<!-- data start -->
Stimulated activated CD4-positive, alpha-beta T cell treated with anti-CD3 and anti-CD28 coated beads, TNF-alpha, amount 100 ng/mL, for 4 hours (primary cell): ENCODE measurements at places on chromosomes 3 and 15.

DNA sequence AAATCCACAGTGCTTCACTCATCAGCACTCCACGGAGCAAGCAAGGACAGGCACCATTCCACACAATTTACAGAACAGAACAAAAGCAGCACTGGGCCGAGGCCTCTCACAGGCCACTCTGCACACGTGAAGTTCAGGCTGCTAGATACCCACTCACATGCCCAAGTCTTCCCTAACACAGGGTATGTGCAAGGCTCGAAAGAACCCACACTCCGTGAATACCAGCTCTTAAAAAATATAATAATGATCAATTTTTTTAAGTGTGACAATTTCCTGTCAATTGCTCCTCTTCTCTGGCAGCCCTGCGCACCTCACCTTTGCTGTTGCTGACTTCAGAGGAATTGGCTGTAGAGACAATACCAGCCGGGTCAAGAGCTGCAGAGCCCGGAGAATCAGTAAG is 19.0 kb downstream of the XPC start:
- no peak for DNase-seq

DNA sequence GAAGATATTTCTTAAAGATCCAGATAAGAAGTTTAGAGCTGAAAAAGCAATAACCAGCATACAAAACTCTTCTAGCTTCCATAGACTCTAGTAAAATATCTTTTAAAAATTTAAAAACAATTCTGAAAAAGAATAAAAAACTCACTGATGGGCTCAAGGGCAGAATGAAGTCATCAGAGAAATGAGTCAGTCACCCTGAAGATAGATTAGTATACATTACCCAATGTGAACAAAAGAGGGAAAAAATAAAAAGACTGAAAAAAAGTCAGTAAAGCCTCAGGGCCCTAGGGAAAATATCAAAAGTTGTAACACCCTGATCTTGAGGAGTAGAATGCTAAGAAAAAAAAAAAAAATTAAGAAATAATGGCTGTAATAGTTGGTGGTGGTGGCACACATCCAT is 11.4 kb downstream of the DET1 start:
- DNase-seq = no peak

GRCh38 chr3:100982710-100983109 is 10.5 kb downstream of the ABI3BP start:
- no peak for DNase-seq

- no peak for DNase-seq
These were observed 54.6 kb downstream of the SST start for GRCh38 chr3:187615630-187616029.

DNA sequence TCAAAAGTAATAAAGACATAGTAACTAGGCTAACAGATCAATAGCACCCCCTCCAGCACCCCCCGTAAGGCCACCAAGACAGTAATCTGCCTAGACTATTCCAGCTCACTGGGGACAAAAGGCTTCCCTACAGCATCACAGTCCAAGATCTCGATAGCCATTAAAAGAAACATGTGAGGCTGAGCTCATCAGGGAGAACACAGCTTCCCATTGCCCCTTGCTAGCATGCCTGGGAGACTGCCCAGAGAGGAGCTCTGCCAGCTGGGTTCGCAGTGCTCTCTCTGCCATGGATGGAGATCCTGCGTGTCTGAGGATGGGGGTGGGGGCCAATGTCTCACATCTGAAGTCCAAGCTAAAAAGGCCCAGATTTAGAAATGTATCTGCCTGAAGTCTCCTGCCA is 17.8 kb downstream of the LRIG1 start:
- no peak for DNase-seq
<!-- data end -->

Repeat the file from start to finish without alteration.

Stimulated activated CD4-positive, alpha-beta T cell treated with anti-CD3 and anti-CD28 coated beads, TNF-alpha, amount 100 ng/mL, for 4 hours (primary cell): ENCODE measurements at places on chromosomes 3 and 15.

DNA sequence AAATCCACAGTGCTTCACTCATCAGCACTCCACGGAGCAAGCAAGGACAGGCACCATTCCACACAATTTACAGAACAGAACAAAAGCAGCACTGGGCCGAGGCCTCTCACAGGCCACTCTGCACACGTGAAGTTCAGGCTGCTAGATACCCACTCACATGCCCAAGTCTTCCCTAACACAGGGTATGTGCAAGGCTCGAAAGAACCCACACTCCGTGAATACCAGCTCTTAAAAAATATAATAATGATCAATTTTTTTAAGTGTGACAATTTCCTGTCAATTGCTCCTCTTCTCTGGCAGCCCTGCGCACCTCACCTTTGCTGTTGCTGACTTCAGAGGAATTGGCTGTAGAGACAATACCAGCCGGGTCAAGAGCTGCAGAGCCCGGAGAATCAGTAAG is 19.0 kb downstream of the XPC start:
- no peak for DNase-seq

DNA sequence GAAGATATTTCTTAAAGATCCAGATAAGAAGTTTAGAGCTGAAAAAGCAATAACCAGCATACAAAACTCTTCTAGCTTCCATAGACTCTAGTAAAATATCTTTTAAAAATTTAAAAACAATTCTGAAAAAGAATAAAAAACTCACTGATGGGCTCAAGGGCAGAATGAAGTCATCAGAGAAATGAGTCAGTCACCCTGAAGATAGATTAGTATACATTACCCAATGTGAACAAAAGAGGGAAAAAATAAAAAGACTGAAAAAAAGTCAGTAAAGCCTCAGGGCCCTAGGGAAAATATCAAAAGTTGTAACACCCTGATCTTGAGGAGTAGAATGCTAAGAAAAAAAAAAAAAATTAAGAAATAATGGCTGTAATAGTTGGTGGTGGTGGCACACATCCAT is 11.4 kb downstream of the DET1 start:
- DNase-seq = no peak

GRCh38 chr3:100982710-100983109 is 10.5 kb downstream of the ABI3BP start:
- no peak for DNase-seq

- no peak for DNase-seq
These were observed 54.6 kb downstream of the SST start for GRCh38 chr3:187615630-187616029.

DNA sequence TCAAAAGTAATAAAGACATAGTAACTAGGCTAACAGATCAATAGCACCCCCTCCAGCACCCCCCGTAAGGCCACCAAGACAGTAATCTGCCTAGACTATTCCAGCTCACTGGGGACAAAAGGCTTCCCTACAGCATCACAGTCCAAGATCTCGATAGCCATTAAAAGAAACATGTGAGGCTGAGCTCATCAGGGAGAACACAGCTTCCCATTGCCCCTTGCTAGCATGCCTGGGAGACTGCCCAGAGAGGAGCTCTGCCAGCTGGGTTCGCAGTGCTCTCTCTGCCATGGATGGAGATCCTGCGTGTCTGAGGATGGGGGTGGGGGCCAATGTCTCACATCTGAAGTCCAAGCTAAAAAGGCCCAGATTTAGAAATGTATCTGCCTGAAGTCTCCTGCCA is 17.8 kb downstream of the LRIG1 start:
- no peak for DNase-seq